“How long are Zionists going to hide behind the Holocaust,” tweeted imam Abdullah Patel, a BBC handpicked guest for the Conservative Party candidates debate on Tuesday.
The imam cautioned the Tory candidates that “words have consequences”, referencing Boris Johnson’s remarks that Muslim women wearing burkas looked like ‘letterboxes’ and ‘bank robbers’.
From Patel’s Twitter feed, it appears as though words only have consequences when they may be Islamophobic.
Of course the BBC reserves a question in the Prime Minister debate for an Imam who wants to promote the Islamophobia narrative to restrict free speech.
— Raheem Kassam (@RaheemKassam) June 18, 2019
The Holocaust tweet in full read: “How long are the Zionists going to hide behind the Holocaust cry? It was a tragedy, but Gaza today is a repeat of the oppression.”
Patel also tweeted an illustration of Israel being relocated to the United States, captioning it a “solution for Israel-Palestine conflict”.
The imam appeared on BBC Gloucester Wednesday to explain himself. He says that the comments were made five years ago and the criticism were not of the Jewish community.
Receiving a multitude of criticism, the BBC News Press Team released a statement earlier this morning, saying:
“We carried out background research into the online and social media profiled of all our questioners for last night’s debate.”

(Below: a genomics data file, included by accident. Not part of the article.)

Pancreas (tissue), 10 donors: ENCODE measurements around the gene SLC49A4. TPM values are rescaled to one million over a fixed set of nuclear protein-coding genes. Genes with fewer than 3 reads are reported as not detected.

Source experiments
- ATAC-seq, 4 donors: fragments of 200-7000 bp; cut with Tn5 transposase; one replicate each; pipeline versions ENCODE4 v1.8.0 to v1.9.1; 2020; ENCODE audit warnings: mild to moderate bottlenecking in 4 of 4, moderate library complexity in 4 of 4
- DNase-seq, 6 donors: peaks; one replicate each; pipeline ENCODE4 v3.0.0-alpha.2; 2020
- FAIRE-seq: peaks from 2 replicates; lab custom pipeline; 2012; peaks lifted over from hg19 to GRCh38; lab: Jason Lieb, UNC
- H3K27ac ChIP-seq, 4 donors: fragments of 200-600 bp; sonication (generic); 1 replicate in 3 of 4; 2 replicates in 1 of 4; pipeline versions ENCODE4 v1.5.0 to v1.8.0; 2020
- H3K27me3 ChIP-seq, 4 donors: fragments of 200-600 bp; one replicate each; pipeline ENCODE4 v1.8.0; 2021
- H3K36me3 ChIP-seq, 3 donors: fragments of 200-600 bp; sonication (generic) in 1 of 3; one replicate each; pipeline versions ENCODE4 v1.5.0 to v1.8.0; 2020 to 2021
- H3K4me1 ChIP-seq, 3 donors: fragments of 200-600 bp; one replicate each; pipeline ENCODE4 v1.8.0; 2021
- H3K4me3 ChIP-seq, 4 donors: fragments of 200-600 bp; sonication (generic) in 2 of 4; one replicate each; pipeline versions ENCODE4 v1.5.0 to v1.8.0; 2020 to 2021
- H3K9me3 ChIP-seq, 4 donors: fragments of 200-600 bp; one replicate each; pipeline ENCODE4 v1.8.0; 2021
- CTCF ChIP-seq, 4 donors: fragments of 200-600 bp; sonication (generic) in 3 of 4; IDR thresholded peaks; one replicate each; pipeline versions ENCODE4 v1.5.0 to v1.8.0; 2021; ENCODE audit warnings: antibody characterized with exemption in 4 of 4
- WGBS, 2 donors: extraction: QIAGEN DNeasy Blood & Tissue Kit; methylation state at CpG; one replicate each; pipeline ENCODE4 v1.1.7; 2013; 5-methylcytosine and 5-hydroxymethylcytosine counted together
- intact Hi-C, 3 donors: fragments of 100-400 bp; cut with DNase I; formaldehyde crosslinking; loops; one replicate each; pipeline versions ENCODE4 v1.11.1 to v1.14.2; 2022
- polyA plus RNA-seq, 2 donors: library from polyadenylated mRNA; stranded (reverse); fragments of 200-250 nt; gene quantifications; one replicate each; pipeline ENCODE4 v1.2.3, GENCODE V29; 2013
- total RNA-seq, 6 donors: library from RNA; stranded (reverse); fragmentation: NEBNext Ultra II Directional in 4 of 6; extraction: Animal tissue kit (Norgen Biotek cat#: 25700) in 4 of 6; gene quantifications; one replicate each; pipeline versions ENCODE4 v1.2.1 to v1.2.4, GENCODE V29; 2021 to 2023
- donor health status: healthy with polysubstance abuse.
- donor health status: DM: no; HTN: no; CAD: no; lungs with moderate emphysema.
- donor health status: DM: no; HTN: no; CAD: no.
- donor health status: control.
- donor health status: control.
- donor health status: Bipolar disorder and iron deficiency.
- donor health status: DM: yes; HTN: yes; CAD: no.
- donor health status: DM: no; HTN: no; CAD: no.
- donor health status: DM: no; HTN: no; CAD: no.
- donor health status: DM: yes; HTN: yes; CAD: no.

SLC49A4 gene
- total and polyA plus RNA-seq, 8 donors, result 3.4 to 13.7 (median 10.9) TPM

They claim a lack of knowledge of the tweets, due to the imam’s account being deactivated prior to the debate and reactivated after.
“Had we been aware of the views he expressed there he would not have been selected.”
Patel has since deleted his Twitter account.
— BBC News Press Team (@BBCNewsPR) June 19, 2019
BBC Radio 5 Live’s Nicky Campbell also apologized: “[The imam’s] social media comments have been extremely disturbing. We should have checked. We didn’t. I’m sorry.”
Both Patel’s mosque and the primary school he works at in Gloucester have suspended him.
The BBC is coming under additional heat for the debate, as one of the other questioners worked for the opposition Labour Party. Aman Thackar was hired by Labour in 2018 as a legal assistant.
The BBC failed to disclose Thackar’s partisan bent before bringing him onto the programme to quiz the Tory leadership hopefuls.
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